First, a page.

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Adopting a Young Dog: Training Tips for Emotional Health
If you recently adopted a new puppy or a younger dog, you could be feeling overwhelmed but bringing home a new furry family member is also fun, rewarding and exciting! Here are some things to know about your newly adopted pup's emotional health:
- Be Consistent and Have Patience: Puppies in particular are in a prime developmental period to learn new behaviors! Teaching basic cues to either a puppy or a younger dog will help support the socialization process, increase confidence, and provide a communication method between you and your pup. Basic training is also a great mental exercise that not only tires dogs out but teaches problem-solving skills and increases cognitive development. This has shown to decrease stress levels as well. Starting young and keeping up with training throughout your pup’s life is vital to preventing unwanted behaviors. Also remember that when training, make sure dog rules are followed by the entire household. If your pup does something disagreeable, scold him or her with a disapproving tone. Be patient with your new family member and remember to show your pup affection.
- Separation Training: Dogs are social creatures and typically prefer to socialize with humans and other animals. While we want to establish a bond between you and your pup, you have to remember that dogs also needs to learn independence to avoid developing separation issues that can cause undue stress and behavior problems like barking, anxiety or destruction when left alone. Separation-related disorders are a common issue among companion dogs and affect a dog’s stress levels. If you’re currently at home with your dog and aren’t sure when you may go back to your old schedule or something like it, you can still work with your pup to stave off stress and anxiety when you leave. Try incorporating these tips into your weekly routine to make future separation less stressful when the time comes.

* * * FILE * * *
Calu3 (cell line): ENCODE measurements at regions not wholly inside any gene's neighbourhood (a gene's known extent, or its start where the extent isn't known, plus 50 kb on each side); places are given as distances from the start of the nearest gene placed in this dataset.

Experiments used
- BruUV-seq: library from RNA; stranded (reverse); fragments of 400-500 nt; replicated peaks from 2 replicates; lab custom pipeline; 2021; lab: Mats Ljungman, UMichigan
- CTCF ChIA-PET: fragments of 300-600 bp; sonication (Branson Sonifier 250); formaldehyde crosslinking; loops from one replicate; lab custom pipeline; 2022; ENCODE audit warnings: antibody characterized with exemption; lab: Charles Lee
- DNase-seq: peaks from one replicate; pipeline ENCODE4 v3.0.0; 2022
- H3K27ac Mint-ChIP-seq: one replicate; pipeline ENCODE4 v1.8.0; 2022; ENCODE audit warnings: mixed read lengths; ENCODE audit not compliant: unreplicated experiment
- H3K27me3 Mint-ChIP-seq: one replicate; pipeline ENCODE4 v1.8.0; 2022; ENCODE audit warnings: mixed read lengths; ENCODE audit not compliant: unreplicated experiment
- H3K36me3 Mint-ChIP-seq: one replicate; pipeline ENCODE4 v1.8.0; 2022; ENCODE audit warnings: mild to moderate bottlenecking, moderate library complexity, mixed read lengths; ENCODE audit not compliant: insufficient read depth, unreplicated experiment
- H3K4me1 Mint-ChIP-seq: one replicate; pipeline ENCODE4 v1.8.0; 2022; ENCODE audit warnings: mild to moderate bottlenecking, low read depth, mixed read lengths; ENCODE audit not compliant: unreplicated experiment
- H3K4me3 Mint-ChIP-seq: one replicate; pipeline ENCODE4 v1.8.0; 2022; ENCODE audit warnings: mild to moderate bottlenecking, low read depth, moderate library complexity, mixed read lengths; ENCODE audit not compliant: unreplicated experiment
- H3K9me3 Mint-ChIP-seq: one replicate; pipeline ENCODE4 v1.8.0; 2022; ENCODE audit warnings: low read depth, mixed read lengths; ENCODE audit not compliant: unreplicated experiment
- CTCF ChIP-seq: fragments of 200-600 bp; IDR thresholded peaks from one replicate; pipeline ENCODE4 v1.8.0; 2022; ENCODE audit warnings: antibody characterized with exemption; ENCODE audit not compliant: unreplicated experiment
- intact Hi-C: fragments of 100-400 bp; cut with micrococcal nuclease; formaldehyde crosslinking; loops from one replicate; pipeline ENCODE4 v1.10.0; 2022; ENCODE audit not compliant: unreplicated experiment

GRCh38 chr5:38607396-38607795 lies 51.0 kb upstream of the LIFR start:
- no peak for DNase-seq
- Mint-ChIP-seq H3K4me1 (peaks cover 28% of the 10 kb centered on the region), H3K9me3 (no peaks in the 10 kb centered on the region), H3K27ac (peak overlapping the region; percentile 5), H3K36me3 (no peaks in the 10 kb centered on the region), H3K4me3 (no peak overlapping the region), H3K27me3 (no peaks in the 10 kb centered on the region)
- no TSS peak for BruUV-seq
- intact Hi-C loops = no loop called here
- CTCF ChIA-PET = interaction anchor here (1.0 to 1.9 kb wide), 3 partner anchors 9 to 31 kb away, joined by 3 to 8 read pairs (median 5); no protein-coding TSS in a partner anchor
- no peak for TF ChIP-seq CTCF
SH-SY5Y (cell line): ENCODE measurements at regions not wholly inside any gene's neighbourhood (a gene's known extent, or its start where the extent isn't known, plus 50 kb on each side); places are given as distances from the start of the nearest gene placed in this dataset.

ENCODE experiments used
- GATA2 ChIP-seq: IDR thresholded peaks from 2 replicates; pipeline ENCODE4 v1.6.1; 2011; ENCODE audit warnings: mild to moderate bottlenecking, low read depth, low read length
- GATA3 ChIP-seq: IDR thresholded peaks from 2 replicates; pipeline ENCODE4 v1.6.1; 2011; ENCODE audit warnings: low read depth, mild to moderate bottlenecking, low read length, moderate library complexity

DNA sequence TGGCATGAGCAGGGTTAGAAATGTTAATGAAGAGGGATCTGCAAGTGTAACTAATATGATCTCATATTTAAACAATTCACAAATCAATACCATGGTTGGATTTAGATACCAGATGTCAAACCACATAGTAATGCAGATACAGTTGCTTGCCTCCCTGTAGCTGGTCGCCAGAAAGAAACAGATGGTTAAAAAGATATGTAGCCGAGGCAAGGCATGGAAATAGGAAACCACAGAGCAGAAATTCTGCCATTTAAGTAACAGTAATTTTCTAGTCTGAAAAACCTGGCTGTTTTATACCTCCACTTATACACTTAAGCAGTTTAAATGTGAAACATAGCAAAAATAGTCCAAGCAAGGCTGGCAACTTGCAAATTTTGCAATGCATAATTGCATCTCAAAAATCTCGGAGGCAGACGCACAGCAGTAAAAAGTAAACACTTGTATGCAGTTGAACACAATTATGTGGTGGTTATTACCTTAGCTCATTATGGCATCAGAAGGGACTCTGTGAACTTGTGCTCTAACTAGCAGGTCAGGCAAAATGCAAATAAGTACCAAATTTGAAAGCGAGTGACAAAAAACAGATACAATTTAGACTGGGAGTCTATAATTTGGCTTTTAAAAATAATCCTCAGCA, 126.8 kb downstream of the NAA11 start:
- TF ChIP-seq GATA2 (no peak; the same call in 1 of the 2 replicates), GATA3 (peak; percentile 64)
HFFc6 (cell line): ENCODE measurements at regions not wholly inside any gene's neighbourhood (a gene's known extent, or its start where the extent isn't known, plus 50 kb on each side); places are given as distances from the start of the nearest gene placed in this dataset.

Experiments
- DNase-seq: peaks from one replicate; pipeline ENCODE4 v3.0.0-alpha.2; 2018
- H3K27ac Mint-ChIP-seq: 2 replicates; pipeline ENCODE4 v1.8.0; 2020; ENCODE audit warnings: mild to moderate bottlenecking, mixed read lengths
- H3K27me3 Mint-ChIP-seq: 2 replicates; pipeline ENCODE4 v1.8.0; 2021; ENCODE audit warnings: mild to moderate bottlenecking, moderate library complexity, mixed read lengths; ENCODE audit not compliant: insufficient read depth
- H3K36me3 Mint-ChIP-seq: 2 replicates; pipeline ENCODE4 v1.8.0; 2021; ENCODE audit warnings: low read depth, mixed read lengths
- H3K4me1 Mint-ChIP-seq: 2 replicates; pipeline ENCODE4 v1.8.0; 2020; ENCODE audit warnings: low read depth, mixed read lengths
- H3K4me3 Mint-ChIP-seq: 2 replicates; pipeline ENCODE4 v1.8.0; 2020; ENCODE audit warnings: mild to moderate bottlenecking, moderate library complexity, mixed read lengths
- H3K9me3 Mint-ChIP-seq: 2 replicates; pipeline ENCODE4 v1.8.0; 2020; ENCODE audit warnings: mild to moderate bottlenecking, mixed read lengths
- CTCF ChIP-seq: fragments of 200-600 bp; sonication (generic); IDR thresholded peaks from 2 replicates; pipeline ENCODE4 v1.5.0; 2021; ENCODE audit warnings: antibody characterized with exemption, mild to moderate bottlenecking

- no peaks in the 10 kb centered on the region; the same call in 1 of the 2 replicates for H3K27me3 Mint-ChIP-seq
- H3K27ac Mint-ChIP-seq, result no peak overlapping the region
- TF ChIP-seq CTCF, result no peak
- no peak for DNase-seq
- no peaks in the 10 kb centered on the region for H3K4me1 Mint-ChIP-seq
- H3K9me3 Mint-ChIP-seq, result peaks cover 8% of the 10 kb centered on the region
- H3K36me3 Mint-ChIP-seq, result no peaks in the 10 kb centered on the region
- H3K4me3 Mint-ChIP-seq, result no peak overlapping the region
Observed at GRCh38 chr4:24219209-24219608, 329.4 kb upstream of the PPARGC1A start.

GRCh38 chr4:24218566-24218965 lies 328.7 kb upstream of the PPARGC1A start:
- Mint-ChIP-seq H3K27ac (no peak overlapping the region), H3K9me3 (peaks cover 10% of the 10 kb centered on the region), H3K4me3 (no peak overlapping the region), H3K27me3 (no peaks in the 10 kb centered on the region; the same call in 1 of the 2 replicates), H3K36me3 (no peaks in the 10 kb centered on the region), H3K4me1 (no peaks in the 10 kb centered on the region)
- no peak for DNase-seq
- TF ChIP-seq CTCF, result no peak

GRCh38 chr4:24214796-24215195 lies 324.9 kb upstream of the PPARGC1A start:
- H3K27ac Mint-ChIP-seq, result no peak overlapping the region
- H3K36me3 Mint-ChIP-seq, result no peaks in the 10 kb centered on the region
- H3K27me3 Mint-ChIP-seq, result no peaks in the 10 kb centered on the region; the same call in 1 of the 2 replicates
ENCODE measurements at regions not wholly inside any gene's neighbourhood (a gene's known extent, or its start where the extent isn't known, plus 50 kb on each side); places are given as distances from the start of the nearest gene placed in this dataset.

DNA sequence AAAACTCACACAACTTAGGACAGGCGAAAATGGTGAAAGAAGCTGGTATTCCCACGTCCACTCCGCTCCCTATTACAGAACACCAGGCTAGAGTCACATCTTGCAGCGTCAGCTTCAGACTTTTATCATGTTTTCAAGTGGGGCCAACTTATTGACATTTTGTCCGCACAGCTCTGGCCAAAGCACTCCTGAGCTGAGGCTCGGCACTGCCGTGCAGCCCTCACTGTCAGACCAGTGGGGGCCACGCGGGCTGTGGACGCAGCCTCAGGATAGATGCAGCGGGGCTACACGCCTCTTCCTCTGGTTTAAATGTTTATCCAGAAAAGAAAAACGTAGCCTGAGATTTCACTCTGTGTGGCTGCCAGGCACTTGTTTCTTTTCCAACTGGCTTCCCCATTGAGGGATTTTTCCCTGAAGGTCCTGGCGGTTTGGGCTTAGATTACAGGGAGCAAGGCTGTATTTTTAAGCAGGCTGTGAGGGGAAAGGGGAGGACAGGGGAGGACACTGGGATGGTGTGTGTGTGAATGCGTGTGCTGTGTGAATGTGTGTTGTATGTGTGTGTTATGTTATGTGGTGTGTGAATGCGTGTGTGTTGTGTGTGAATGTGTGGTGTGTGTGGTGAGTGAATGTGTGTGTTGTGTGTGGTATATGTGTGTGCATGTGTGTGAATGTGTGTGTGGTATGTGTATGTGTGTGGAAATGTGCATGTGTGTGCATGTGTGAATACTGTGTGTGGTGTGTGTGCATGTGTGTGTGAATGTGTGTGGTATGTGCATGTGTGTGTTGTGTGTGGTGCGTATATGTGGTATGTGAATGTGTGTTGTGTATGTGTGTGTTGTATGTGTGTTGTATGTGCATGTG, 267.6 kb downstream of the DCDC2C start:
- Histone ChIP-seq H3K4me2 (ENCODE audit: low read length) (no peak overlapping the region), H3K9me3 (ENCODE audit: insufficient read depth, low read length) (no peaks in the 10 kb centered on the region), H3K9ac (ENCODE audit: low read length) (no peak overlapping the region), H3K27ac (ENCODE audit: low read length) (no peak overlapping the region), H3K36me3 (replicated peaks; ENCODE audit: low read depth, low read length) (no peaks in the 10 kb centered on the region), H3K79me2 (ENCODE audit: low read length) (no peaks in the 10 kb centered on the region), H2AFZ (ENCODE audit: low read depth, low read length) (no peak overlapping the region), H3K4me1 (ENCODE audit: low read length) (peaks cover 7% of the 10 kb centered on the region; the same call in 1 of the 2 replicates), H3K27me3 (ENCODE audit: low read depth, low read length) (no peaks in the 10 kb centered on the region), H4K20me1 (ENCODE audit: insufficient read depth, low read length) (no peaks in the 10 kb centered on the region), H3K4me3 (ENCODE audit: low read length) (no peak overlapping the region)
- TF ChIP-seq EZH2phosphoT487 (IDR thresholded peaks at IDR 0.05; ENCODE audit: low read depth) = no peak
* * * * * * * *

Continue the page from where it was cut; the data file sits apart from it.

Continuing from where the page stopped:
- Sensory Experiences: In addition to meeting a variety of humans, it’s important to introduce your pup to objects, places, smells and sounds. This desensitizes, or slowly introduces a pup to stimuli in a controlled manner within their fear threshold. Creating new sensory experiences also aids in problem-solving behavior and decreases stress levels when a puppy is faced with a challenge. This form of desensitization also diminishes the likelihood of phobias, fears and general anxiety from occurring during adulthood.
- Young Dogs Need More than Socialization: It’s widely recognized that doggy socialization involves meeting new people, other animals and being introduced to new locations and objects so that the puppy isn’t fearful later in life. Often pet parents focus on the physical nature of socialization like trips to the dog park, letting their pup play with other dogs and handling their feet, mouth and body. These are all important parts to a young dog's development, but did you know that training also plays a vital role in supporting your pup’s emotional growth and development?
Additional Tips and Resources
- Keep a log of your pup's interactions with new people, places, and objects. This can help you identify patterns in behavior and areas that your pup may need additional work
- If your pup displays fearful or unwanted behavior that is not improving, seek help from a certified dog trainer
- For more tricks on socialization and training, read this helpful article from the Whole Dog Journal